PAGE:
Geochemical analyses (total nitrogen: TN, total organic carbon: TOC, total sulfur: TS, and stable sulfur isotope ratio: δ34
S) were performed on tsunami deposits by the 2011 off the Pacific coast of Tohoku Earthquake obtained from Iwate, Minamisanriku, Kesen-numa, and Sendai Bay areas for a total of 133 samples. Although TOC/TN ratios ranged widely (0.7–90), most of the samples (more than 80% of samples) ranged from 10–30, which were similar results to those for marine surface sediment in the Pacific coast area. Low δ34
S values (from -29.6‰ to -11.3‰) from Iwate, Minami Sanriku, and Sendai Bay tsunami deposits were observed. Generally, such low δ34
S values result from large isotope fractionation caused by the activity of sulfate-reducing bacteria in marine sediment under a sulfate (SO42-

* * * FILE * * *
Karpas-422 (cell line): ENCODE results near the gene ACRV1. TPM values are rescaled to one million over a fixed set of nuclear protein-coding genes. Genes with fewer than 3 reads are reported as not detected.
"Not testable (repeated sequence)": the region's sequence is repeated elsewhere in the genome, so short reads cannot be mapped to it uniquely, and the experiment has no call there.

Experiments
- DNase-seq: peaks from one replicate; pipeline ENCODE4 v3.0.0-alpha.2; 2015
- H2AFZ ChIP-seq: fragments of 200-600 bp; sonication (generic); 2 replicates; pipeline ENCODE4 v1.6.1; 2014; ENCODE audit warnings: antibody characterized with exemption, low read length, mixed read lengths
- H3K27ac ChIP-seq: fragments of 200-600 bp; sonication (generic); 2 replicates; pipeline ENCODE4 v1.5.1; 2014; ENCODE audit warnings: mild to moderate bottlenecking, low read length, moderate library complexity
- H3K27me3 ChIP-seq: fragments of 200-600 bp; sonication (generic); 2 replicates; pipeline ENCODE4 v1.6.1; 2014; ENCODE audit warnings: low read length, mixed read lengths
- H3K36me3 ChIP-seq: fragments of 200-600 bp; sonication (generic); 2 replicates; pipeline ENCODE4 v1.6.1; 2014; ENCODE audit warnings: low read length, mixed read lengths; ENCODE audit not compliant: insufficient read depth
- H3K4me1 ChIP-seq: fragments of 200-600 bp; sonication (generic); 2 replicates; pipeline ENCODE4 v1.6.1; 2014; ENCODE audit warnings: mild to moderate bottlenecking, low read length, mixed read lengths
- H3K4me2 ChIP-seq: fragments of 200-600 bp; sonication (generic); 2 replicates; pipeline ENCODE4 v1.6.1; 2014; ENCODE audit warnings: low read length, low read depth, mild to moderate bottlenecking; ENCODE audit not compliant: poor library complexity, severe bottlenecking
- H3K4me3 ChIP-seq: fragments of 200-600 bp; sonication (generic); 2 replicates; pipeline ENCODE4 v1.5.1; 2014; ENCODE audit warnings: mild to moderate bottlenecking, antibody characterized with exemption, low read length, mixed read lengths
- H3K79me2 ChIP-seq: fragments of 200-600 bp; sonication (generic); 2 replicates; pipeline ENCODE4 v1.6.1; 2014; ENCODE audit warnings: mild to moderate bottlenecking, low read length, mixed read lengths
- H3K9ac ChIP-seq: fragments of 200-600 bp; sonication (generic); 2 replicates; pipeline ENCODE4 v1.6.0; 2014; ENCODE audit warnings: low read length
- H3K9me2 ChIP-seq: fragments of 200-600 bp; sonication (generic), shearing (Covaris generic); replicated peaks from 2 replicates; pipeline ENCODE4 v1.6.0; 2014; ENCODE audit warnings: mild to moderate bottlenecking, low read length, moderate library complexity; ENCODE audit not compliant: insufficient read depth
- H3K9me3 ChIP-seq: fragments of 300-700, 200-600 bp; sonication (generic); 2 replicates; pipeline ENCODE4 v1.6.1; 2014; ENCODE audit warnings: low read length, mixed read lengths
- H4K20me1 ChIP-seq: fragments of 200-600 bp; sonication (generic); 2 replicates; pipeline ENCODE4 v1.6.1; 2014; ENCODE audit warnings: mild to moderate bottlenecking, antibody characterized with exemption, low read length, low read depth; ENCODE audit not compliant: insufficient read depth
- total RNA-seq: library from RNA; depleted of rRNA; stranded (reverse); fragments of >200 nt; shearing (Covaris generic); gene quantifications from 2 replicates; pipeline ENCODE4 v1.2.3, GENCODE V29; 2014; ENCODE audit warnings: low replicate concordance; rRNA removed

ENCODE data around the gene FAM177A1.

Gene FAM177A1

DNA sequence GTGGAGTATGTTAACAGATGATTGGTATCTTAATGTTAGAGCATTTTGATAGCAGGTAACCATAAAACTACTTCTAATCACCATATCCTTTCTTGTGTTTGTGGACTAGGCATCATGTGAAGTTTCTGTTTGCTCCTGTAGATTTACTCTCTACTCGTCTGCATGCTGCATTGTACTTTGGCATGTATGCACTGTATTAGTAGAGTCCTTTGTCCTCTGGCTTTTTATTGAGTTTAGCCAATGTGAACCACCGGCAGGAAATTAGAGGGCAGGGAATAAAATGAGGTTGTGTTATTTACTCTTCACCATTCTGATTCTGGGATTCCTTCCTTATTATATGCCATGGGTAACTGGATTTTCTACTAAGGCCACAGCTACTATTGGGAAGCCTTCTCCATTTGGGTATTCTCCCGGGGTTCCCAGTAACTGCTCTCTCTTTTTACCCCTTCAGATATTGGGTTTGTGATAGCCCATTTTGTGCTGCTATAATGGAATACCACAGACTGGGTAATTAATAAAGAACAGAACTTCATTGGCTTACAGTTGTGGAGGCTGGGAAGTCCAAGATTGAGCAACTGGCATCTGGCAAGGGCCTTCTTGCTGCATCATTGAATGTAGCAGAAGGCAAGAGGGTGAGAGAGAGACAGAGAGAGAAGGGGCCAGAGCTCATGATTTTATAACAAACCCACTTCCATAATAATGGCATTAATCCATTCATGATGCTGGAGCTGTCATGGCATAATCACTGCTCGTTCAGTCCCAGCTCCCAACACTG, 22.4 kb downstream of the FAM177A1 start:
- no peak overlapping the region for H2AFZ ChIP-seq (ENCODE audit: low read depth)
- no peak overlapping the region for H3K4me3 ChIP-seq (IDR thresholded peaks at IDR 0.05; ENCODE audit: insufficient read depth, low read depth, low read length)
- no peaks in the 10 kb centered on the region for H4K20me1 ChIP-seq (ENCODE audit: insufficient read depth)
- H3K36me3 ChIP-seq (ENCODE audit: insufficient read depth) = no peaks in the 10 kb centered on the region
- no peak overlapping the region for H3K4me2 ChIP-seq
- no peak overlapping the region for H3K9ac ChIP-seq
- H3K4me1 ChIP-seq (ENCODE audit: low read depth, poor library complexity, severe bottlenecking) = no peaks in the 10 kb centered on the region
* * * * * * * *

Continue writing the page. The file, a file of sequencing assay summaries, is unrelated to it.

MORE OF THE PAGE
) rich environment. These results suggest that the tsunami deposits were mainly derived from marine sediment. High correlations between TS and As contents (r
=0.958) were observed in tsunami deposits from the Kesen-numa area. Furthermore, the high δ34
S values (from -3.1‰ to -0.7‰) in the tsunami deposits from the Kesen-numa area correspond well with those of hydrothermal ore samples from the Kesen-numa area. These results indicate that sulfur and arsenic in tsunami deposits from the Kesen-numa area originated in slag from the mines.